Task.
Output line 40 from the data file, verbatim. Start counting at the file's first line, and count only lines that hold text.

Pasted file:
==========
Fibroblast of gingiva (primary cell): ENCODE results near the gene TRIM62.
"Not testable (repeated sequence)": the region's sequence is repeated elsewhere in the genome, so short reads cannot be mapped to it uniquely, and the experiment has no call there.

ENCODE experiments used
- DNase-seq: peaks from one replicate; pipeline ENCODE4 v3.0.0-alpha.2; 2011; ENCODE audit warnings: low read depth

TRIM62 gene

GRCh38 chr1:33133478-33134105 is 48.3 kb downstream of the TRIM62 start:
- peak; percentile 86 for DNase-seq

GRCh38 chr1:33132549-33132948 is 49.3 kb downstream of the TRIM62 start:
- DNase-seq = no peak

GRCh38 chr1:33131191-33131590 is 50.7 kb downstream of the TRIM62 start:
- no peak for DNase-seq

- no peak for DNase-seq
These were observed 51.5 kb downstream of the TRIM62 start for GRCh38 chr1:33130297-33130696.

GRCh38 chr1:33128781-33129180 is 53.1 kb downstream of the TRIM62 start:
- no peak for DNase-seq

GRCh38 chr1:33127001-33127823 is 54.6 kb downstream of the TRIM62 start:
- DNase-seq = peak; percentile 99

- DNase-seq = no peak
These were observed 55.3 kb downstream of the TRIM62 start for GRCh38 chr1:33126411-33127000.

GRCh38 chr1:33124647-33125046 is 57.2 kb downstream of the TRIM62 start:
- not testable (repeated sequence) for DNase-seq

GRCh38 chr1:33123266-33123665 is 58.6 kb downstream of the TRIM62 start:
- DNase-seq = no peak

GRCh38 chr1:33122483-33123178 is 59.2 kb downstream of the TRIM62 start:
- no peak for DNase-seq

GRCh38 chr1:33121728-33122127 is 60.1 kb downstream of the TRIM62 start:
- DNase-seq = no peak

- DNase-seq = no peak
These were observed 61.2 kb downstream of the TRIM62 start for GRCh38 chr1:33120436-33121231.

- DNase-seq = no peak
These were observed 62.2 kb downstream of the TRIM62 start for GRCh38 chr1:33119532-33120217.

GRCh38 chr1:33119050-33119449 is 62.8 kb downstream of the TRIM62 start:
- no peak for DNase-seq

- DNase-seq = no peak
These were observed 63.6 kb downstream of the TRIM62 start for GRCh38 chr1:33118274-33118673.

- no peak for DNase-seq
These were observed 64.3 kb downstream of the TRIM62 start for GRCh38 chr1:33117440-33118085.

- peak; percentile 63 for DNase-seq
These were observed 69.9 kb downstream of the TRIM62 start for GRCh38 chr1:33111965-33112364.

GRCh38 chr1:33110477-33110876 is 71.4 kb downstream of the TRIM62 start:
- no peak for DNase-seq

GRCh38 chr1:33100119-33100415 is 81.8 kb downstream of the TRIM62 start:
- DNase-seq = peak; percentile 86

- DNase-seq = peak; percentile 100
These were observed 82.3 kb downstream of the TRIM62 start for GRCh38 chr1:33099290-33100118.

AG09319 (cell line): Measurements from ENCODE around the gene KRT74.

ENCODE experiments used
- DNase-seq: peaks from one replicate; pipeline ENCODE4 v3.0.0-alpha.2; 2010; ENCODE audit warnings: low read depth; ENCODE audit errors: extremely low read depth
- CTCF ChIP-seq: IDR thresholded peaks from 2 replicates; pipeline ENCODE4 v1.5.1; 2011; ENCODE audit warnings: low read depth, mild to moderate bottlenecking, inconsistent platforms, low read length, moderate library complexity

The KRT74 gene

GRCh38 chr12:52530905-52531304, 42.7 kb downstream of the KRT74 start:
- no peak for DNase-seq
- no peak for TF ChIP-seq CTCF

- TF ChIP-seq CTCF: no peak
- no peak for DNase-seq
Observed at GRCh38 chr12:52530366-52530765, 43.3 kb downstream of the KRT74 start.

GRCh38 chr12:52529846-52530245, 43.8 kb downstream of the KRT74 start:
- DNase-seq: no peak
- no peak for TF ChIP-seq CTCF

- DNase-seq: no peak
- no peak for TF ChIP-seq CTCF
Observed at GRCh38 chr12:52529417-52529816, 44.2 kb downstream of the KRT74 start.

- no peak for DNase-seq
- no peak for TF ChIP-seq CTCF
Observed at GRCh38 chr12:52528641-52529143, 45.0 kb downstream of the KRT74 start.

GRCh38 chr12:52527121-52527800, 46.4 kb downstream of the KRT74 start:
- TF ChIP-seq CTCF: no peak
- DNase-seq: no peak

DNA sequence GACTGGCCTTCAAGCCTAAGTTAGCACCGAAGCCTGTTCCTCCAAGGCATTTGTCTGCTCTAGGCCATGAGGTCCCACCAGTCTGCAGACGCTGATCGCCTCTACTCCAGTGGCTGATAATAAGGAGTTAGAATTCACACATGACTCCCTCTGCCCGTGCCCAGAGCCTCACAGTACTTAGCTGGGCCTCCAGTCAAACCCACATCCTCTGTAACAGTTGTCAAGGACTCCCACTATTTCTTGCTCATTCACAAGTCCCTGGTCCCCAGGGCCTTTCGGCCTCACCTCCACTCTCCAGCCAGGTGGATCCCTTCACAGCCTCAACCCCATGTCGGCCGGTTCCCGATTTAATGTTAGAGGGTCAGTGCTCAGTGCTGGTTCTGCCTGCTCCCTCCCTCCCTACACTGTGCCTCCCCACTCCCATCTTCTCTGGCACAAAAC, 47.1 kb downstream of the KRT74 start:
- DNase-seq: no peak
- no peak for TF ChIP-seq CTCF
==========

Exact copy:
GRCh38 chr1:33110477-33110876 is 71.4 kb downstream of the TRIM62 start: